Last Deposit To The Running BankFebruary 15, 2009
… before the Hyannis Half Marathon was made yesterday with a nice 12.6 mile LSD run. I clocked in at 1:03 for the first lap and 1:02 for the second for an average pace of 9:56 and average HR of 142. While keeping my average HR pretty steady for my long runs, I’ve seen my pace slowly increase over the last two months. It has been slow, but the improvement is definitely there. I’m totally psyched to see how all the work on improving my running will reveal itself on race day.
All the miles are in. The work is done. There isn’t anything else that I can do to build up any more running fitness, but that is okay. Given how far my running has come since starting to train for this race in in October, I’m pretty happy. There were some bumps in the road and I didn’t get in as much speed work as I may have wanted, but that is all part of the game. Adaptation.
This will be my first half marathon ever too. I’ve done a bunch of 10ks and 5ks, but the only half marathon I’ve ever raced was at the end of my half ironman last year, and that was pretty much a disaster because of other injury-related issues. I definitely feel like I have something to prove next weekend and am looking forward to redeeming myself.
And with the first race of the 2009 season comes the first TAPER of 2009. For the next week Coach Brett has me taking off running completely and sticking strickly to swim and bike workouts to make sure my running legs are nice and fresh for the race next Sunday. And with a little bit of extra time on my hands, I’ll be working over my race day plan.
I really like Coach Adam‘s Commute-Warmup-Race philosophy. I’m planning on taking it easy for the first 6 miles, and slowly picking up speed in pre-planned intervals should allow me to not only negative split, but have a really solid idea of how hard I can push myself and still hold it together all the way through the finish line.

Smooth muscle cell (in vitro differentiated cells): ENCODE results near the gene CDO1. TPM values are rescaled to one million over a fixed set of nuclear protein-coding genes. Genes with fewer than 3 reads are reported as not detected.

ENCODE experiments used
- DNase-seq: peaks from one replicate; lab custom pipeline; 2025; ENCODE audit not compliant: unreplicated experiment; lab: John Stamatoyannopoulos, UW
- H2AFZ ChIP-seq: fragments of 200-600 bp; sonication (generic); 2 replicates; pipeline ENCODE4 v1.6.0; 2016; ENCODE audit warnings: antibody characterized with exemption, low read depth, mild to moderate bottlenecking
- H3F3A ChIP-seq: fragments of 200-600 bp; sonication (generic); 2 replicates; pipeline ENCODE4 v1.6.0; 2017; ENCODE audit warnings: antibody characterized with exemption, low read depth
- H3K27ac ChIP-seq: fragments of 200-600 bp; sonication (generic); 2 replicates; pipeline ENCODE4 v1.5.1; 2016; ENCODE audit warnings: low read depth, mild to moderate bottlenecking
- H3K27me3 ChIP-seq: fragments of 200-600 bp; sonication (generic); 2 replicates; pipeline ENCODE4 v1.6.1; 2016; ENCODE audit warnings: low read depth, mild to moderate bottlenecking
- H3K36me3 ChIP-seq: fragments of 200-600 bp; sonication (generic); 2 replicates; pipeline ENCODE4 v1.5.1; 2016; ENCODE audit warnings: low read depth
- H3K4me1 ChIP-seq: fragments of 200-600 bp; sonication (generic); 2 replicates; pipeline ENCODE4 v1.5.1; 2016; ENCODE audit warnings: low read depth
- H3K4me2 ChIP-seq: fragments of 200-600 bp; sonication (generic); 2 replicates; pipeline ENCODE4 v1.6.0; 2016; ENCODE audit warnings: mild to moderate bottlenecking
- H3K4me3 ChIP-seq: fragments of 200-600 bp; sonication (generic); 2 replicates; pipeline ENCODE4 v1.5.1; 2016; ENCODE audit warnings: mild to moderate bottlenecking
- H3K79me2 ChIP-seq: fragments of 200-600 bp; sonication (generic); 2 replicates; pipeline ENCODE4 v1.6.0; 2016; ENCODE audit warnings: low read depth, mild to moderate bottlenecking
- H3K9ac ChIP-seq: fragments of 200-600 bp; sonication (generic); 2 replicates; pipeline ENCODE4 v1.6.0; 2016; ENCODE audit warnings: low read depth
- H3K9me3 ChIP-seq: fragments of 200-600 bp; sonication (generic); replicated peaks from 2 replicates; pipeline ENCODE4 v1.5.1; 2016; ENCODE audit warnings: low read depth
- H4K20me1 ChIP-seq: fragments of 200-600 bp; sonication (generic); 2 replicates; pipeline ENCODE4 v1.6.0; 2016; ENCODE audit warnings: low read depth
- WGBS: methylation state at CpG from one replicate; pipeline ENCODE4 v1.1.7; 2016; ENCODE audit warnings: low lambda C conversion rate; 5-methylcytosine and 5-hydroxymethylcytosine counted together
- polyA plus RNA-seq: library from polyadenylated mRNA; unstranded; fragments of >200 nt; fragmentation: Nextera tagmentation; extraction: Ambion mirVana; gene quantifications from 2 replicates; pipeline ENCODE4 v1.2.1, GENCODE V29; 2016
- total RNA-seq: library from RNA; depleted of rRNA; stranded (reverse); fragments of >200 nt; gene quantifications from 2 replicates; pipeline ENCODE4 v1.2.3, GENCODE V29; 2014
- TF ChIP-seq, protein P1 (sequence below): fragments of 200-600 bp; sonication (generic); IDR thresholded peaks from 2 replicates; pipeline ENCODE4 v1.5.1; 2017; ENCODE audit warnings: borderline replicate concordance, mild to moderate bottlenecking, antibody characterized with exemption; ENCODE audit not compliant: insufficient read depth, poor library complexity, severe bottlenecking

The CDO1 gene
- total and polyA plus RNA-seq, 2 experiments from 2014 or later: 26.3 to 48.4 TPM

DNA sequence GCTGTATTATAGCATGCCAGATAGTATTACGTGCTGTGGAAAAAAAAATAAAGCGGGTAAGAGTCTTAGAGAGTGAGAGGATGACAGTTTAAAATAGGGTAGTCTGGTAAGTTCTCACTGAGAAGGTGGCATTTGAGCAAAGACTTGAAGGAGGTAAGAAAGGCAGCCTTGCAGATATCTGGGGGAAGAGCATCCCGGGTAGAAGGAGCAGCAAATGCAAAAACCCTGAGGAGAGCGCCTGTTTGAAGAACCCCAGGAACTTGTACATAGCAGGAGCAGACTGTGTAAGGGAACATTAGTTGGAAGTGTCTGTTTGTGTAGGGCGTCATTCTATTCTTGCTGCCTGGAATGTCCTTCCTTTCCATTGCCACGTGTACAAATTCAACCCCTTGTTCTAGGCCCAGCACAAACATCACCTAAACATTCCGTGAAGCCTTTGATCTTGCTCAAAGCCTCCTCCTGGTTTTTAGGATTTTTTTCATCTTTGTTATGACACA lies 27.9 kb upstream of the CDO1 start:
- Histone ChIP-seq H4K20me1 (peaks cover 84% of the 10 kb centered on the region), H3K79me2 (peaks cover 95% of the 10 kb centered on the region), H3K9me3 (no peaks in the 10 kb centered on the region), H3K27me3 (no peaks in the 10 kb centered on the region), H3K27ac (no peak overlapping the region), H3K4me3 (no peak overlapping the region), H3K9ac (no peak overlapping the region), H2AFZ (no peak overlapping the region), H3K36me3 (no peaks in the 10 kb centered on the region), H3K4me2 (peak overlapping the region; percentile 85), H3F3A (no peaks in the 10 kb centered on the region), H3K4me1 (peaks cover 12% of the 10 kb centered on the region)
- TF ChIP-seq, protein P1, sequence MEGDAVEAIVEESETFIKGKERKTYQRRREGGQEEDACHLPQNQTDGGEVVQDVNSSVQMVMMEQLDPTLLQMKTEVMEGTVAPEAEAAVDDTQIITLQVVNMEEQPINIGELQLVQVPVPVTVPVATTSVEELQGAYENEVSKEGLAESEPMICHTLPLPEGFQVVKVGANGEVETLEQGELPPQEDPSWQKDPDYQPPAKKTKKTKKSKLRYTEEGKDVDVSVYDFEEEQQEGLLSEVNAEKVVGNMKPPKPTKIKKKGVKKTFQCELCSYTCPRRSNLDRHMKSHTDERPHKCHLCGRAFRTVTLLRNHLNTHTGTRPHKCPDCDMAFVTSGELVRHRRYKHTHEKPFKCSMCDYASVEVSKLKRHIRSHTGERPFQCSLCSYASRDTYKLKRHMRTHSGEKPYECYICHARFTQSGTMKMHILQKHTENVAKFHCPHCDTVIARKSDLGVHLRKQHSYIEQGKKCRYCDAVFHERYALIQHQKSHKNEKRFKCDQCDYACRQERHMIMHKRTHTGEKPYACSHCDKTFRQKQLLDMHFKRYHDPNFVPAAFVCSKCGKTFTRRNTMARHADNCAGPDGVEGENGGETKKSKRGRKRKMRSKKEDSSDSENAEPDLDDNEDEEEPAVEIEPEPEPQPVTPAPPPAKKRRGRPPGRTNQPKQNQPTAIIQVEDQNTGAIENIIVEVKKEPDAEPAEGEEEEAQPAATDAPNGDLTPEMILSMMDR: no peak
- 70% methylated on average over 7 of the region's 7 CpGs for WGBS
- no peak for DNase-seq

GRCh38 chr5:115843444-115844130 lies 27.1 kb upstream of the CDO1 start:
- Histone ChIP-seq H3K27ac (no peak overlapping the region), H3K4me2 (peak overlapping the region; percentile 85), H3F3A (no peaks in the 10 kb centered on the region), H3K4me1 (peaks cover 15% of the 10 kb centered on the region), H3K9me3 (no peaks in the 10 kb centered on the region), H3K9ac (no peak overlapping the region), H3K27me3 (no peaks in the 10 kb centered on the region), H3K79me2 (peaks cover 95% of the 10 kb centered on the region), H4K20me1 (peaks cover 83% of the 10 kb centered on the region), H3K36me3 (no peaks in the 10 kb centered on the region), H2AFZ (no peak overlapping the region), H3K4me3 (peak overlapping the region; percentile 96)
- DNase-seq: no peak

Now that I had a plan, tossed it around with the coach, it was time to break it all down on paper and see what race day could look like.
And for those that can’t read my awful handwriting, here is the game plan (the conservative version). I’ll be holding off to a 9:30 pace for the first 6 miles, picking it up to 8:45 for the next 4 miles, then laying it all out for the last 3 miles with a 8:15 pace (or something hopefully a little faster). That will leave me with easily knocking off my B goal of breaking 2 hours.
I’m trying not to get too stuck on numbers since it is so early in the season, the weather report is a little sketchy and I’d rather just enjoy racing my first half marathon, but my A goal would be breaking 1:50. If I’m lucky and the stars align, a sub 1:45 would be pretty sweet, which gets me to my next point.
Here is some advice from Coach Adam’s blog and this is going to be one of the hardest part of the next 7 days:
During this last week, don’t begin to mentally shave seconds off of your Commute Pace to try and hit a specific time goal. Remember, your Commute Pace is the most important pace of the run. Do it right and you will feel strong and empowered as you run your final 10K. Blow it and you will be like any other marathoner out there struggling through an excuse known as “the wall.” Your Commute is run at a pace at which you will run no faster, not a pace that you will try to stay close to.
Welcome to taper week folks. Population: This guy!